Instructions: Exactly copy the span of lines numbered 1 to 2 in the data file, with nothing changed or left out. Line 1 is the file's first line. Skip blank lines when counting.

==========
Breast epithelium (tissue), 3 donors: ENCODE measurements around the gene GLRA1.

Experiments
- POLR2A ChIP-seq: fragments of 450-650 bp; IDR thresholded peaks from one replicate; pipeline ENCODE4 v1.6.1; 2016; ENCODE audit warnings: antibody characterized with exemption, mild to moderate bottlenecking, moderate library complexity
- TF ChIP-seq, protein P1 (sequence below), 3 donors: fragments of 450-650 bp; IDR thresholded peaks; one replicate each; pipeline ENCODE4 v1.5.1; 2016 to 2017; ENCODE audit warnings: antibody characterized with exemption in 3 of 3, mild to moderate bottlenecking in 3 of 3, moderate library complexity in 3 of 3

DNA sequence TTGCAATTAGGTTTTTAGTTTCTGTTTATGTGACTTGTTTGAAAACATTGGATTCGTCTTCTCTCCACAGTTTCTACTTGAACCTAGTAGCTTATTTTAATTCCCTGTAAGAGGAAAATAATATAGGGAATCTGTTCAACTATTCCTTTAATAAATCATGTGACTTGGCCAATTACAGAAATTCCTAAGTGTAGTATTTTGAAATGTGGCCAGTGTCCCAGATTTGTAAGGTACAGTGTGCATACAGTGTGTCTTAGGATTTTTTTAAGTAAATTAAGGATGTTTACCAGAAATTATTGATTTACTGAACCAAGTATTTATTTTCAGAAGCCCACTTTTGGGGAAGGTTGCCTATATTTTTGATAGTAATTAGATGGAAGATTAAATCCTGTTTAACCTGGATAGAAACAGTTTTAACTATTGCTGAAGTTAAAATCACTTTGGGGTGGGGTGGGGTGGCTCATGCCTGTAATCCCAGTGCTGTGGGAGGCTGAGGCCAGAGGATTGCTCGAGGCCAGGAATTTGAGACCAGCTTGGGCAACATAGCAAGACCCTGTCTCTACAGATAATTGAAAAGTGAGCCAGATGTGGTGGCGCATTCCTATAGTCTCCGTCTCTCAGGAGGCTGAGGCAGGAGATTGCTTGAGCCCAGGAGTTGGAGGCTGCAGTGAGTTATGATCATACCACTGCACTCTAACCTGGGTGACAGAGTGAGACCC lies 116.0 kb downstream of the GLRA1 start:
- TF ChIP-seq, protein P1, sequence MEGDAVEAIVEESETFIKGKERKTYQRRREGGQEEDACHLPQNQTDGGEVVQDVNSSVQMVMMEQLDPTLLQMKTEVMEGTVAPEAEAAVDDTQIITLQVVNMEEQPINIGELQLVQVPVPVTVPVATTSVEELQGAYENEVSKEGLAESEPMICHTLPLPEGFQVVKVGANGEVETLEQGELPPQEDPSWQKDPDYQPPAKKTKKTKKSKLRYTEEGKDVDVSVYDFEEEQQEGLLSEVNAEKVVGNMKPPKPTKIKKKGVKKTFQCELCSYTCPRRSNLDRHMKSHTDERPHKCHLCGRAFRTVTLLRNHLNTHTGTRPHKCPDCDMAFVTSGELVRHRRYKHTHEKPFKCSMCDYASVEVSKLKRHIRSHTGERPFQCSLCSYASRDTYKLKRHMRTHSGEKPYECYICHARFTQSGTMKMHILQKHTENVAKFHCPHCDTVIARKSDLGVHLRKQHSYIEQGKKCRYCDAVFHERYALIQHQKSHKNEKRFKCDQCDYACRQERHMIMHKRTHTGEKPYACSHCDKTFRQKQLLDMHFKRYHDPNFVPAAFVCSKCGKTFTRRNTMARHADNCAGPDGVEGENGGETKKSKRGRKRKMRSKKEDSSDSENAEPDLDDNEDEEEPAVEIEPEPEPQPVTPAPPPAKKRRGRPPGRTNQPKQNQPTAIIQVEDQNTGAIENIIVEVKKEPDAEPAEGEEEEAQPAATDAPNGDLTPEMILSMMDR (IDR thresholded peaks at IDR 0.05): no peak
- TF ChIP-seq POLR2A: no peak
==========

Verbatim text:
Breast epithelium (tissue), 3 donors: ENCODE measurements around the gene GLRA1.

Experiments